What Warren Buffett describes as the best gift he ever got. Plus, 7 other things worth knowing today.
You can learn a lot from Warren Buffett.
One way to do that (not the most efficient, mind you) is by reading the entire, 500,000-word combined text of every Berkshire Hathaway shareholder's letter going back decades, and analyzing the heck out of the advice and structure that Buffett has compiled therein.
Or else, you could do some smarter and simpler things first, which is probably what Buffett would advise. For example, learn to count your blessings. Or, even better, just ask him.
Buffett turned 92 years old recently, but as he once explained, he got the best gift of his entire life on the day of his birth, August 31, 1930.
In short, he said, he recognizes that simply having been born in the United States— and having been born a white male, and into an upper-middle-class family—gave him tremendous advantages that allowed him to achieve and amass much more than most people could envision.
Moreover, it's not just Buffett's recognition of the gift of his birth circumstances that I think constitutes his most poignant advice. Instead, it's how he says reflecting on that gift formed his worldview.
The discussion came in the context of a talk Buffett did with 20 MBA students back in 2013. One of the students asked him how his understanding of markets contributed to his political views.
Here's part of what Buffett said, according to the recollections of Professor David Kass of the University of Maryland, who took notes:
Imagine that it is 24 hours before you are born. A genie comes and says to you in the womb ... "I am going to assign to you—determination of the political, economic and social system into which you are going to emerge. You set the rules ... "
What's the catch? One catch—just before you emerge you have to go through a huge bucket with seven billion slips, one for each human. Dip your hand in and that is what you get. You could be born intelligent or not intelligent, born healthy or disabled, born black or white, born in the U.S. or in Bangladesh, etc.
You have no idea which slip you will get. Not knowing which slip you are going to get, how would you design the world?
I call this the "Ovarian Lottery." My sisters didn't get the same ticket. Expectations for them were that they would marry well, or if they work, would work as a nurse, teacher, etc.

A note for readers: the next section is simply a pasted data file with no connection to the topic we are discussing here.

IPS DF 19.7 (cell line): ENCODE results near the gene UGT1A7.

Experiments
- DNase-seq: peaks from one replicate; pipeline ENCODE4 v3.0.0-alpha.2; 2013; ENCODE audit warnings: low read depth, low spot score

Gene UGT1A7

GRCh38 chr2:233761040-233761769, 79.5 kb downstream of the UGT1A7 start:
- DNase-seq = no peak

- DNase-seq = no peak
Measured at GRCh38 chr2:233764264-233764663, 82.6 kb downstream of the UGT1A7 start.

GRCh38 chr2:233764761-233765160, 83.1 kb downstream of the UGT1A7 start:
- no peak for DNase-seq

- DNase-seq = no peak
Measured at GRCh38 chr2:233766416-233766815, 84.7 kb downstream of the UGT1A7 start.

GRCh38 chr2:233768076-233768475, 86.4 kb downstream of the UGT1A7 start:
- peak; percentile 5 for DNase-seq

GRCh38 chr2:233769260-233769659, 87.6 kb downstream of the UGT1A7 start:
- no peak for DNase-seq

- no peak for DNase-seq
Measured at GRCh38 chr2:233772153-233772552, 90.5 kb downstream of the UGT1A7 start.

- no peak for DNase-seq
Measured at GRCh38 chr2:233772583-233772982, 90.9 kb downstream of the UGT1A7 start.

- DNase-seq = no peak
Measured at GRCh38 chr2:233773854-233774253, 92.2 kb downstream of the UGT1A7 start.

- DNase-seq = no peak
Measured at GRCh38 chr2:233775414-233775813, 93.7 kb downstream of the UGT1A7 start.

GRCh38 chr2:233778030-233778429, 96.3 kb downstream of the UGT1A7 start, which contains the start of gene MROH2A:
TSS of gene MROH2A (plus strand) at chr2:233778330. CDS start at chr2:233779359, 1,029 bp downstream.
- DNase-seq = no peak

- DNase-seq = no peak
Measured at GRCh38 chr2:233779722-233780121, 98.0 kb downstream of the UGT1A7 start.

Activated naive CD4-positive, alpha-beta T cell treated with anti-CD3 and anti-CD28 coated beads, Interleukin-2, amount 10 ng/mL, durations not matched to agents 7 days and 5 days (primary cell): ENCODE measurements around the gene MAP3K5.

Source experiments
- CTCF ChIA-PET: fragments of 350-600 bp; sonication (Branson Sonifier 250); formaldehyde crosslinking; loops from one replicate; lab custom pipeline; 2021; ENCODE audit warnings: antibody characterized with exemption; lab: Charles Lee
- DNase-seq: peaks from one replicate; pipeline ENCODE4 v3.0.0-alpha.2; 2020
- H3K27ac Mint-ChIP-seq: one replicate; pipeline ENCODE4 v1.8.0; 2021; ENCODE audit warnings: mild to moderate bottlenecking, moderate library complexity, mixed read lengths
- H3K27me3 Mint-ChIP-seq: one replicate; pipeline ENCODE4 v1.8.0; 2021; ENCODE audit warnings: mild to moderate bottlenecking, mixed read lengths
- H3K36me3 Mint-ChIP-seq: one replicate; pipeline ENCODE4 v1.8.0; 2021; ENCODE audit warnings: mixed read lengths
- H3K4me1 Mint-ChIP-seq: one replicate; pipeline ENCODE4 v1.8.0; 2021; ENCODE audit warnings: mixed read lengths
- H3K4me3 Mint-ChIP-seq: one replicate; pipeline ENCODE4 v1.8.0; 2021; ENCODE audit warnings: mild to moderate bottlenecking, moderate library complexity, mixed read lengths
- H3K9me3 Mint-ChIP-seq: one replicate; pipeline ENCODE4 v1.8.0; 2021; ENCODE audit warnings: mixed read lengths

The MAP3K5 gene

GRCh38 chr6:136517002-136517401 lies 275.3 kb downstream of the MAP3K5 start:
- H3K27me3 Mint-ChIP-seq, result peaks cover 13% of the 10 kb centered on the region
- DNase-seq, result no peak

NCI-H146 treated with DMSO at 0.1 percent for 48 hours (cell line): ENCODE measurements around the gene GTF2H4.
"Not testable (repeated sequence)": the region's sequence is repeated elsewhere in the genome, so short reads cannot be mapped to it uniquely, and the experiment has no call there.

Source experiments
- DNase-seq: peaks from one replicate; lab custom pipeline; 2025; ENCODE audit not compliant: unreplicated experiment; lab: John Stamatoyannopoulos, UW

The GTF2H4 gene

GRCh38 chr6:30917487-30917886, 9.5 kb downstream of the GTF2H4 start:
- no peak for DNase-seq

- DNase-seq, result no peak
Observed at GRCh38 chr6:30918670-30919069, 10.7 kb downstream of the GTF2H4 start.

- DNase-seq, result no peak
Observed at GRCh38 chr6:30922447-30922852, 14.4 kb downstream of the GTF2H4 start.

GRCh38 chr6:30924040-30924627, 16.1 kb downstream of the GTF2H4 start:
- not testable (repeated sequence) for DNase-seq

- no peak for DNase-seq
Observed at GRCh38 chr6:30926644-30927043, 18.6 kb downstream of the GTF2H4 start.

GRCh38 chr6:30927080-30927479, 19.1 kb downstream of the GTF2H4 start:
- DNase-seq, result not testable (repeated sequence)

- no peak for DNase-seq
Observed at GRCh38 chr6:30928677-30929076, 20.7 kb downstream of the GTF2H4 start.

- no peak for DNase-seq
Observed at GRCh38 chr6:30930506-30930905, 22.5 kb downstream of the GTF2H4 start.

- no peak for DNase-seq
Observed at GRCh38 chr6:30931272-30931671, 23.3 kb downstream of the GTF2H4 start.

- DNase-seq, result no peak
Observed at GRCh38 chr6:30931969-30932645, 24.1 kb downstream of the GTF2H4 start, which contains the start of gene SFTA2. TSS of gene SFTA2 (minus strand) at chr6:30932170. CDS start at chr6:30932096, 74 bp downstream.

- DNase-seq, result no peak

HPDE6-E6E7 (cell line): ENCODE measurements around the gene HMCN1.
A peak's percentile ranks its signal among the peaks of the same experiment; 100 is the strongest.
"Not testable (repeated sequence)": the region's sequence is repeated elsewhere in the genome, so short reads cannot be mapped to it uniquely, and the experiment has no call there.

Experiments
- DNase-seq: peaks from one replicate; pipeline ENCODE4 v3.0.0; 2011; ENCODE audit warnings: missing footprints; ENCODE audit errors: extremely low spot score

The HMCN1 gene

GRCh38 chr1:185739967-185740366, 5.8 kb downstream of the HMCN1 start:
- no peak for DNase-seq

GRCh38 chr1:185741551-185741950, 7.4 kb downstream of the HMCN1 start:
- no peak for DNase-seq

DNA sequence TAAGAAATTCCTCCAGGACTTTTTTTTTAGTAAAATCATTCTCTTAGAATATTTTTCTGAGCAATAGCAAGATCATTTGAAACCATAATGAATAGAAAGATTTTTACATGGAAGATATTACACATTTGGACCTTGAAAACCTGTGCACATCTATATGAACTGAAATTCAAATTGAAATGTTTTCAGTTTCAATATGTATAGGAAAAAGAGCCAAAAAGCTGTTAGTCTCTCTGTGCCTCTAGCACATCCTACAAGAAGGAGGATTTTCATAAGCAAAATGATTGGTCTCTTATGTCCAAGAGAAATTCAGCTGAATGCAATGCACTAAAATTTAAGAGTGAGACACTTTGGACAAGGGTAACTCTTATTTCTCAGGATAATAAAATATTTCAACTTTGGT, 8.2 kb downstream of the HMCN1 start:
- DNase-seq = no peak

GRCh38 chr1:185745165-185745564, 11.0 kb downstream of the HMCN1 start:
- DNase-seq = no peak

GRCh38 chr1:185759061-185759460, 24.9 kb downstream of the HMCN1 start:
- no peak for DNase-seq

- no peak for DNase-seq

(There's a much longer version of this quote, which you can find here. But I think this gives us the point.)
This whole reflection draws heavily on the work of the 20th-century economist and philosopher John Rawls, whose 1971 book, A Theory of Justice, suggests that anyone with the power to design a societal system can do so fairly only by designing it without knowing what his or her position will be in it.
Buffett didn't build the system, but as he acknowledges, he was gifted one of the highest positions in it.
And while his remarks that day in Maryland didn't draw a direct line from his rather Rawlsian outlook to his aggressive philanthropy, the path is pretty clear.
It can be funny writing about Buffett sometimes simply because he's been prominent and loquacious for so long, that if you look hard enough you can find his opinion on almost anything. Since he's now in what he calls "the urgent zone" of planning and legacy, some of these bits of wisdom are even more worth remembering.
But I had a feeling this opinion would resonate with a lot of readers. I’ll be interested to hear what you think, in the comments.
7 other things worth knowing today
If you file taxes in these 17 states, you could be getting an inflation-relief check from the government. Here’s who qualifies. (CNBC)
Boeing has agreed to pay a $200 million penalty, and its former CEO will pay $1 million himself, to settle Securities and Exchange Commission charges that the company misled investors and the public about the safety of the 737 Max after two of the planes crashed in 2018 and 2019, killing 346 people. (NPR)
Ryan Grantham, a 24-year-old actor who was best known for his roles on Riverdale and in The Diary of a Wimpy Kid, has been sentenced to life in prison for killing his mother, according to multiple reports. Prosecutors also accused Grantham of plotting to kill Canadian Prime Minister Justin Trudeau. He's eligible for parole in 14 years. (ET)
It’s been almost six months, and almost everyone seems to have forgotten, but remember when someone close to the Supreme Court leaked the Dobbs decision ahead of time? Retired Justice Stephen Breyer weighed in. (AP)
About 4.4 million people have received an updated COVID booster since the start of the month, according to data released Thursday by the Centers for Disease Control and Prevention. That number represents around 1.5% of people currently eligible to receive the shots in the U.S. (NBC News)
A day in the office now costs a hybrid worker approximately $51 when accounting for meals and transport, according to new research from Owl Labs, a video-conferencing devices company. (Fortune)
Travelers are slamming Airbnb chore lists that tell guests to mow the lawn, do the laundry, and take out the trash—on top of paying $125 cleaning fees. (Business Insider)
Thanks for reading. Photo credit: Flickr. I’m traveling today so I dug into the archives; I’ve written about this compendium before at Inc.com. See you in the comments.
I admire everything about that man. From his generosity to his recognition that “luck” plays a role in our lives. That’s his true genius. It sure brings home your story of gratitude.
The man’s self-awareness, his sense of responsibility to others, his humility and gratitude are always present. Every family in America should acknowledge the “urgent zone,” and how it affects them and others.